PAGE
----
Joint Problems & Anatomy
Dr. Pamela Mehta, MD
Knee Doctor, San Jose
Table of Contents
Expert Care From a Knee Specialist
Dr. Pamela Mehta is a board-certified knee doctor who specializes in the knee joint. She is the founder of Resilience Orthopedics in San Jose, California.
She is also an expert in arthroscopic knee surgery, which is a minimally invasive procedure that can help to repair knee injuries with a shorter recovery time.
If you are experiencing knee pain, Dr. Mehta can help you get back to your active lifestyle. She offers concierge care, which means that you will have her undivided attention throughout your treatment. She will work with you to create a personalized treatment plan that meets your individual needs.
What Knee Services Do We Offer?
Treatment of Knee Conditions
And Many More!
Dr. Mehta offers diagnosis and treatment of all knee conditions and can offer her specialist opinion as an expert knee doctor.
Knee Joint Anatomy & Function
Your knee is one of the strongest joints in your body as it must take your whole body’s weight when you move. The knee joint is a “hinge” joint, meaning it mostly bends back and forth in one direction. Your knee muscles are powerful muscles in your thigh that must move your knee back and forth.
This allows you to move, run, and jump. To stay in position and absorb the impact of walking and running, the knee contains:
The knee is often damaged during sports, when the knee suffers direct force or awkward twists. These forces can sprain and tear the knee’s ligaments and cartilage. The knee is also susceptible to wear and tear as you age, so knee arthritis is common.
Your knee joint includes four bones:
- The femur (thigh bone) is the long bone that connects your hip to your knee.
- The patella (kneecap) is the small bone that sits in front of your knee joint, covering and protecting it.
- The tibia (shin bone) is the main bone in your lower leg, connecting your knee to your ankle.
- The fibula (outer shin bone) is the other bone in your lower leg, placed to the side of your tibia.
Your knee joint has two types of cartilage – the articular cartilage and the menisci. Cartilage is the tough elastic tissue that helps your joints move better. It absorbs shock and allows bones to move against each other without friction.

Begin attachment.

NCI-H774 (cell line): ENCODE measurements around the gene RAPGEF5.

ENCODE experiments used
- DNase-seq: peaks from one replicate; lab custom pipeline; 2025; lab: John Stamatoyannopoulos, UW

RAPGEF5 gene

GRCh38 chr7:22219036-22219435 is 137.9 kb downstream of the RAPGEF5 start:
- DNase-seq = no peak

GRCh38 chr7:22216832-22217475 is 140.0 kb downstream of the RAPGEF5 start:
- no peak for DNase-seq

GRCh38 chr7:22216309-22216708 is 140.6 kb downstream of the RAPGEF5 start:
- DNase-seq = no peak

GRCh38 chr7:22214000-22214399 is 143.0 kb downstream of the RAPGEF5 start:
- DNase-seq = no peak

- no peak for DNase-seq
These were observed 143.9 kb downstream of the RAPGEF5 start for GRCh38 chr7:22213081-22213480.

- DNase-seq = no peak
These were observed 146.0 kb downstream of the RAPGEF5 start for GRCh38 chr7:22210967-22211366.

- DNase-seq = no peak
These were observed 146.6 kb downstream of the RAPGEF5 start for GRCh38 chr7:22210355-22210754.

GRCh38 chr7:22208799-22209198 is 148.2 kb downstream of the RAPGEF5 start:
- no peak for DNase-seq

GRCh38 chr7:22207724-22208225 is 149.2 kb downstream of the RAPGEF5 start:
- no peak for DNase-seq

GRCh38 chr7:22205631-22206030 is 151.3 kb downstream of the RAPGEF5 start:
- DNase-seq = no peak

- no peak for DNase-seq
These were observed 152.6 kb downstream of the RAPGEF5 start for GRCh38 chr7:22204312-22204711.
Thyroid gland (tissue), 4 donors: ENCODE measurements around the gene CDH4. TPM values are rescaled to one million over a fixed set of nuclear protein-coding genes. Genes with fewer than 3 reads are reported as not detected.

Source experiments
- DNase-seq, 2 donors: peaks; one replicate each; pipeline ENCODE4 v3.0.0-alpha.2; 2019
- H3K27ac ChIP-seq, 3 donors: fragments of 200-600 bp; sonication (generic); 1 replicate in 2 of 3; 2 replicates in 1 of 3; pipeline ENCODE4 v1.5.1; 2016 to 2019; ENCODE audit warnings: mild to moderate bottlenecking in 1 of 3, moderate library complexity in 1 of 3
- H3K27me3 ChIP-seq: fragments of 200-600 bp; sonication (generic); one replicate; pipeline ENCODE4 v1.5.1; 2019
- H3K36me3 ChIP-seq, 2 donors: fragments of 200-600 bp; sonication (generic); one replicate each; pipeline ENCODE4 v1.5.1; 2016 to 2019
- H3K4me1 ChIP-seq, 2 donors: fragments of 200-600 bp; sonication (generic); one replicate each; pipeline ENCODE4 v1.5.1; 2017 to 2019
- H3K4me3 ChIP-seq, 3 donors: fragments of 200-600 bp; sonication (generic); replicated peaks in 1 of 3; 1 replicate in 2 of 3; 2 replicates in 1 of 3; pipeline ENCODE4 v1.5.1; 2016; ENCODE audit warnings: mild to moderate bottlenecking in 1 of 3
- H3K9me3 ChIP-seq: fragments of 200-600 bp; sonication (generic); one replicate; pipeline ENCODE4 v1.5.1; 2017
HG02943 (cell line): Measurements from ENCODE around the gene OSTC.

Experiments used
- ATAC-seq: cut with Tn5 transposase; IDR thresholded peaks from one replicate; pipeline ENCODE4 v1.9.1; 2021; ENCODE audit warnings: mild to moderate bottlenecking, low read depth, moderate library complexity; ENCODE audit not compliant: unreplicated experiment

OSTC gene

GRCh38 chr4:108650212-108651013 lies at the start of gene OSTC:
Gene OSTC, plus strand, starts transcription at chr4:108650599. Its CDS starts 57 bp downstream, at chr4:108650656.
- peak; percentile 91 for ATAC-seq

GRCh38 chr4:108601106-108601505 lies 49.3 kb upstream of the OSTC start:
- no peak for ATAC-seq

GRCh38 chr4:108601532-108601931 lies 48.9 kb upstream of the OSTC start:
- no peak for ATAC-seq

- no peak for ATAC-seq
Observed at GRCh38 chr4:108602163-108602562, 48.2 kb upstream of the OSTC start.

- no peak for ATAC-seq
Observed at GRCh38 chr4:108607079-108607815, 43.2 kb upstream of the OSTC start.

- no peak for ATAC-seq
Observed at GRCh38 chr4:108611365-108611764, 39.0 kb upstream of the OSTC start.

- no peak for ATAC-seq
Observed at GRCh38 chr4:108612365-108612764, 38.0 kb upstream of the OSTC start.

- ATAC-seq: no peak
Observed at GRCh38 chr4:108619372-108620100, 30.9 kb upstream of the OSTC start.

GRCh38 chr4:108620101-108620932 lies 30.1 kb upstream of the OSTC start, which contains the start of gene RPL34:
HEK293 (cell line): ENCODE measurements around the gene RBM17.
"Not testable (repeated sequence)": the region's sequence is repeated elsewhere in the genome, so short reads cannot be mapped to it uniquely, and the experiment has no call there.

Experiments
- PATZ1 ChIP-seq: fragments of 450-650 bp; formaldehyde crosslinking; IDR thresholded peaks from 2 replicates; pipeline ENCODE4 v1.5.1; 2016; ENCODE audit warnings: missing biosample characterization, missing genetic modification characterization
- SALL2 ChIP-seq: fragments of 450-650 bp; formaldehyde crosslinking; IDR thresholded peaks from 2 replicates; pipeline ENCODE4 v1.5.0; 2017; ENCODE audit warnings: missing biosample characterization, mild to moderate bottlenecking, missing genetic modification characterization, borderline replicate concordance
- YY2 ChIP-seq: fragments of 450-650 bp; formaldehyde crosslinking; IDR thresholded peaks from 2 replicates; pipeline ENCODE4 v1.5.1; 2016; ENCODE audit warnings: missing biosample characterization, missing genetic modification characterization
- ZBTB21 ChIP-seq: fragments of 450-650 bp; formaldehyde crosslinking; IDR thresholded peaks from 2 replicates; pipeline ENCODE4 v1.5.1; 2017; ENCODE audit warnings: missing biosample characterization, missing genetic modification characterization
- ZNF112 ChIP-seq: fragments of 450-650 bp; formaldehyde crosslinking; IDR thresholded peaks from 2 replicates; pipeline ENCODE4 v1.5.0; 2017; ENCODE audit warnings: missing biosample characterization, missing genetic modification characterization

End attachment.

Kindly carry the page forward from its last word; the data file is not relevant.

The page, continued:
Your knee’s articular cartilage, also known as chondral cartilage, lines the surface of all your knee bones. This protects them from wear and tear as the knee joint moves. In knee osteoarthritis, your knee cartilage wears down. This causes more friction in the bones, leading to knee pain and stiffness.
The knee menisci are two thick pads of cartilage that sit inside your knee joint. These act as shock absorbers to take the impact of walking, running, and landing from jumps. They also help stabilize the knee and reduce friction when you move your knee joint.
Your knee has four key ligaments that help to stabilize the knee. They also keep the knee bones in position while the knee joint moves.
Anterior Cruciate Ligament (ACL) – Located in the middle of your knee joint. The ACL ligament forms a cross with the posterior cruciate ligament. This keeps the femur and the tibia held together. ACL tears are the most common knee ligament injury.
Posterior Cruciate Ligament (PCL) – Also located in the middle of the knee. The PCL ligament works with the ACL to stop your tibia from moving backward. Without these two ligaments, your knee would become unstable.
Medial Collateral Ligament (MCL) – Situated at the inner side of your knee joint. The MCL ligament keeps the inside of your femur and tibia held together. This prevents your knee from buckling inwards.
Lateral Collateral Ligament (LCL) – Located on the outer side of your knee joint. This is opposite the medial collateral ligament and holds theoutside of the femur and fibula together.
Muscles & Tendons
The main two muscle groups of your knee are the quadriceps and the hamstrings. There are other muscles in your thigh that help with knee movements. But, the bulk of the thigh muscles is made up of these two muscle groups.
The quadriceps are large muscles on the front of your thigh which connect to the patella. When your quadriceps contract it pulls on your patella. This in turn pulls on the tibia via the patellar tendon. This straightens your leg. You can suffer injuries and tears from both the quadriceps and patellar tendon.
The hamstrings are large muscles on the back of your thigh that attach to your tibia and fibula. When your hamstrings contract, it pulls on your tibia and fibula, bending the knee.